Category Archives: Bariatric Surgery
One of the simplest but most common phrases we tell our patients is “everything in moderation” and this also applies to alcoholic beverages. However, there are some hard and fast rules that must be understood in the immediate postop timeframe that can prevent serious complications and discomfort. First, it is important that in the months after surgery, you do not drink alcohol. This is primarily because alcoholic drinks can add hundreds of empty calories. A bottle of beer can add upwards of 150 calories (and discomfort from the carbonation), a glass of wine, upwards of 125 calories and mixed drinks can add hundreds of calories and quite a bit of sugar.
Many patients focus on the psychological adjustments they will have to make after surgery. After all, we are all having bariatric surgery in order to achieve goals; one of which is to improve our diet and general lifestyle over the long-term. As the typical patient understands, improving these parts of our lives are not as easy as following a diet and exercise plan. We have a good days and bad days, sometimes we are motivated and other times we simply don’t want to follow the plan. All of this is very normal but makes for some challenges after bariatric surgery. This is especially true over the long term when our weight begins to stabilize, and we don’t see the incredible results of early postoperative life.
You may have had bariatric surgery after years if not decades of yo-yo dieting – losing a significant amount of weight only to gain it right back – sometimes even reaching higher weight heights than you had before. Weight regain, sadly, is a very normal part of an obese person‘s life. It may also be the case that after bariatric surgery, you saw several months or even a couple years of consistent weight loss allowing you to reach your ultimate body weight goals. When you finally hit that number, it can be a thrilling experience and the culmination of years of hard work and difficult decisions. However, once you hit your goal weight, you’ve only just begun your journey. Staying at your new lower weight requires as much dedication as the weight-loss leading to that point. It is at this point where many patients begin to regain some weight.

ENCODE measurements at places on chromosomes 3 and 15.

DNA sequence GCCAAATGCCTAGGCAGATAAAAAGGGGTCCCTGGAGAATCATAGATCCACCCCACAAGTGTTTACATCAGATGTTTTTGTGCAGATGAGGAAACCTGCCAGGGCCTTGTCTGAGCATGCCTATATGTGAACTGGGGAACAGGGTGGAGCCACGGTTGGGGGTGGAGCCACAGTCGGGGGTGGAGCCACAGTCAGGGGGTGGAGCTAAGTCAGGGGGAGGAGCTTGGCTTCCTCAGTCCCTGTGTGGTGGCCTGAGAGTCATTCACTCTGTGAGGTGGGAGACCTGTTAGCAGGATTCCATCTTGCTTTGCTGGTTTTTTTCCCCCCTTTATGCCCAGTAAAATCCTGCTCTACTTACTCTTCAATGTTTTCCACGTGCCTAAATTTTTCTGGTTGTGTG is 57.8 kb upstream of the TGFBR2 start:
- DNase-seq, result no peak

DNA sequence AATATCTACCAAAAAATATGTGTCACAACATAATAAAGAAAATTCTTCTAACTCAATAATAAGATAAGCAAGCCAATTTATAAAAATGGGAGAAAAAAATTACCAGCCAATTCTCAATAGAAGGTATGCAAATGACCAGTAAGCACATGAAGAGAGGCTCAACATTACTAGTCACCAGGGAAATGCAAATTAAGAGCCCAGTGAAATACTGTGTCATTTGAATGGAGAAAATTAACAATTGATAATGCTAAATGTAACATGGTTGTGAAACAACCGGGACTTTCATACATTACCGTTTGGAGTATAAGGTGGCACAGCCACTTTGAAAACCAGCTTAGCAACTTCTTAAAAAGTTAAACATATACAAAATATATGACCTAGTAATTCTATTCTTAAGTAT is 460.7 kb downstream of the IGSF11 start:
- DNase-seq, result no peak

An article published in the journal Diabetologia in April of this year (Cariou, et al.) showed that of patients with diabetes who were hospitalized with the novel Sars-Cov-2 virus, obesity was associated with worse outcomes. In fact, BMI was the only independent factor that was associated with higher rates of being intubated and/or death within 7 days.
With dozens of do it yourself prevention tips and cures circulating around the Internet, it can get overwhelming to know what works and what doesn’t. One common, but flawed, theory circulating during the height of the Coronavirus outbreak is that of going outside in the sunshine to kill the virus. This advice comes from the fact that sunshine does seem to have various antibacterial properties. On the face of it, the idea that sunshine would in any way prevent a respiratory infection, might seem silly, but there may be some truth to it. In fact, around the world, in the absence of antibacterial agents, water can be left in sunlight (for hours) with disinfectant results. But how does this apply to our current situation? As it relates to the Coronavirus, not a whole lot, as these properties are limited to waterborne pathogens.
Patients considering bariatric surgery often wonder whether the gastric bypass or the gastric sleeve is a better option for them. First, it is important to mention that I can’t offer any concrete advice without meeting you in person and going over your medical records and previous diagnoses. However, as the bariatric landscape has broadened with new procedures and techniques, we are coming to some very interesting conclusions about which procedures are best for certain patients.
Health insurance is tricky business, and if you feel like it’s been going up in cost and down in benefits every year, you’re right. For many, health insurance is a maze they’ll never understand, but we’d like to help you navigate those intricacies, especially now, during open enrollment, and as we come to the end of the year with benefits resetting. Beyond the benefits page that explains what is covered and the costs you should expect to incur, it is important that you understand the exclusions of your policy as well. These are usually tucked away in the fine print. Most of us never even know what’s excluded from our policies. Beyond cosmetic procedures, most dental procedures, and most eye care, bariatric surgery is often excluded as well. So, as you consider your eligibility for bariatric surgery, give your insurance company a quick call to check your benefits, or contact us – our office will be more than happy to assist with verifying and confirming your benefits.